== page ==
The Four-Legged Leg Press

Although I am frequently dismayed by people’s laziness and all around carelessness in the gym (obviously: I’ve started a blog about it), I am equally impressed by how creatively they accomplish nothing.

When it comes to training legs, people generally steer clear altogether. Squat racks, leg press machines and Smith machines collect the most dust in the gym, while people congregate around equipment that works the smaller muscle groups. And why not: training legs hurts like crap! Properly training the body’s largest and strongest muscle group requires a serious commitment to intensity and concentration.

So let’s talk about a way people train legs unseriously. I’ve noticed two distinct methods people use to cheat on the leg press. The first is when the guy does his set with his arms crossed over his chest, so that he severely limits the lift’s range of motion. The second, and my favorite, is when the guy presses his hands to his knees throughout the lift. He cheats himself twice: On the eccentric (down) portion of the lift, he uses his upper body to help resist the weight of the carriage; during the concentric (up) part of the lift, he pushes like hell with his upper body to return the carriage back to its starting point.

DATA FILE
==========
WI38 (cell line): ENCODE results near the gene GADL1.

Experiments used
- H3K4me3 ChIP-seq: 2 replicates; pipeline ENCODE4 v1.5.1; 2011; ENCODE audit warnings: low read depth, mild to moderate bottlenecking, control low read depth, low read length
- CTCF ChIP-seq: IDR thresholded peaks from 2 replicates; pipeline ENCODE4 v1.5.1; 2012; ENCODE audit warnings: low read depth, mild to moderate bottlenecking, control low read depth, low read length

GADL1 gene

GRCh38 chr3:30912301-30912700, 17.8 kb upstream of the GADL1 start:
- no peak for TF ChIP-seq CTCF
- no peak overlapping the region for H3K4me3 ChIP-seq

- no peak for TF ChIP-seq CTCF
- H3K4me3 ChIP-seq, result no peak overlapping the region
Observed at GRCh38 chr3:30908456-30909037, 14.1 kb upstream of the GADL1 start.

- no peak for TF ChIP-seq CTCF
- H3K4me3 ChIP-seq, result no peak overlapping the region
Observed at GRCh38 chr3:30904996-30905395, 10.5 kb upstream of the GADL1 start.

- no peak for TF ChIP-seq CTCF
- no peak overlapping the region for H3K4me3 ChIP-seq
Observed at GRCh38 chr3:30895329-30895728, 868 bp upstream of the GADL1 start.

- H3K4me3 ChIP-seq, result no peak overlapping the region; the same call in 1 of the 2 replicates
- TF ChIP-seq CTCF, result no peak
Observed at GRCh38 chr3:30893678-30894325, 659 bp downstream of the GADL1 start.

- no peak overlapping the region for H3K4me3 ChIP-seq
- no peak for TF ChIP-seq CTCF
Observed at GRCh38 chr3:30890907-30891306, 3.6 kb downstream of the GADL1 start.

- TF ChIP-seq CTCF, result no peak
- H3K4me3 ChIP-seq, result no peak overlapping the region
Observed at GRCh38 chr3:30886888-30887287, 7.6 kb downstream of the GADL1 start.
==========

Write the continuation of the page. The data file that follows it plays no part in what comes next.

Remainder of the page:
In the extreme, this four-legged leg press becomes a veritable bench press, recruiting heavy involvement from the chest, shoulders and triceps. You might even be able to build some upper body strength this way. (I can hear my father’s snark now: “Wouldn’t this actually be a more efficient way to lift – to work all these body parts at once?!?”) Well, it may in fact be more efficient, but it certainly isn’t more effective.

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